Thessalon First Nation Boundary Claim

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The Municipality of Huron Shores has received the following from the Ontario Ministry of Indigenous Relations and Reconciliation with respect to the Thessalon First Nation Boundary Claim, advising that it is available for public circulation.

Thessalon First Nation
Thessalon First Nation is located on the north shore of Lake Huron, 100 kilometers east of Sault Ste. Marie.

Thessalon First Nation and the Government of Ontario are working together to resolve a boundary claim through negotiation. The goal of this process is to conclude a fair and final settlement that will foster reconciliation and resolve the outstanding claim regarding the land promised to Thessalon First Nation under the Robinson Huron Treaty.

What is the Thessalon Boundary Claim?
In 1850, as a result of expanding mining around Lake Huron and Lake Superior, the Crown entered into treaties with the local Ojibwe First Nations. In the Robinson Huron Treaty, First Nations surrendered the majority of the watershed of Lake Huron and Georgian Bay to the Crown. In exchange, the Treaty set aside specific reservations for the exclusive use of each adhering First Nation.

Thessalon First Nation claims that it received a substantially smaller reservation than it was promised under the Robinson Huron Treaty. It claims this was due to an error in translation between Anishinaabemowin and English by the Crown treaty commissioners when describing units of measure. Specifically, while the written version of the Robinson Huron Treaty indicates that Thessalon First Nation ought to have received a reserve four miles square, it claims to have understood that it would be retaining an area of four leagues square. Thessalon First Nation believes the French league is about three miles. Therefore, while the written version of the Treaty described the Thessalon First Nation reservation as 16 square miles, Thessalon First Nation claims it understood the Treaty promise to mean it would retain 144 square miles.

The Negotiations
Thessalon First Nation and Ontario agree that the best way to resolve this claim is to work together to find effective, fair solutions.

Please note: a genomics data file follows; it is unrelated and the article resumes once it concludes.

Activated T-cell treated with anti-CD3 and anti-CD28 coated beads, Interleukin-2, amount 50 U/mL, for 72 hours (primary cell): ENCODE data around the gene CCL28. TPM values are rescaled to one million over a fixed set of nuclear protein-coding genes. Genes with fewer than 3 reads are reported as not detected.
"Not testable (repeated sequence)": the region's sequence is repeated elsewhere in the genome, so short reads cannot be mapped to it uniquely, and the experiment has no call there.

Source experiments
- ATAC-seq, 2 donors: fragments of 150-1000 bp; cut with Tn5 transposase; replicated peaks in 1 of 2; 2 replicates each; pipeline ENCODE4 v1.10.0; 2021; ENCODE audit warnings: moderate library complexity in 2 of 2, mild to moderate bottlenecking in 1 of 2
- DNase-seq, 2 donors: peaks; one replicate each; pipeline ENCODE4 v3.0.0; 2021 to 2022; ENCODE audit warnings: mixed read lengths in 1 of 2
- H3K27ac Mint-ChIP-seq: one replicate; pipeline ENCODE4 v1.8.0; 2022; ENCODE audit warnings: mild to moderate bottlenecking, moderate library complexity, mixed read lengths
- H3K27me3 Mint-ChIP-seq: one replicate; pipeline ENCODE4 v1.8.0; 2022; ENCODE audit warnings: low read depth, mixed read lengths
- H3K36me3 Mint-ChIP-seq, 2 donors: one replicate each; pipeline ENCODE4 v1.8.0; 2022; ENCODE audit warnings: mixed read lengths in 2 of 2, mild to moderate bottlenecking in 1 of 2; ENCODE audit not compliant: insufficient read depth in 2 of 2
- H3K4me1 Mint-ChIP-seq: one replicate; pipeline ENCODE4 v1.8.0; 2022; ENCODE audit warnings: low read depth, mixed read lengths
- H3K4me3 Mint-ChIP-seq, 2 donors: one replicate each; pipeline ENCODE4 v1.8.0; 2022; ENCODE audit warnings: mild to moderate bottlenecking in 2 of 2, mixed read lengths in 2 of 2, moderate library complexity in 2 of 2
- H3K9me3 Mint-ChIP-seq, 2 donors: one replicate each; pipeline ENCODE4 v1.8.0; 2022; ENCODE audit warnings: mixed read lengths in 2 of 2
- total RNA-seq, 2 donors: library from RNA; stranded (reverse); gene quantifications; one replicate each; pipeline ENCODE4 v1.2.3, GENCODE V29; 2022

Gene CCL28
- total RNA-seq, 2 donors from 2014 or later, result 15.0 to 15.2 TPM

In June, 2017, Thessalon and Ontario signed a Negotiation Framework Agreement, setting out the rules and goals of the negotiations.

Preliminary negotiations are going well, but much work remains to be done.
Much of the land within and around the claim area has been sold by the Crown, over many decades. Both Thessalon First Nation and Ontario recognize the rights of private property holders.

Consultation will take place alongside the negotiations. The rights and interests of members of the public who are concerned about, or could be affected by a settlement will be taken into account by Ontario and Thessalon First Nation. There will be public consultation meetings, meetings with local municipal leadership, and consultation with other Indigenous communities.

Land
There will be a land component to the settlement. The settlement may also provide money in lieu of lands that can no longer be returned to the Thessalon First Nation.
Private property will not be expropriated. Current access to private land will also be maintained. Any acquisition of private property relating to the land component of the settlement will be on a willing-seller / willing-buyer basis.

The Benefits of Negotiated Settlements
The timely resolution of this claim through negotiation is in everyone’s best interest. When compared to litigation, a negotiation process offers much more room for flexibility, imagination, respect and reconciliation. Negotiations also allow other affected people to make their concerns known. Negotiations can lead to “win-win” situations that balance the rights and interests of all concerned.

Settlements can bring benefits and certainty to Indigenous communities and their neighbours, and can bring new business opportunities to local economies.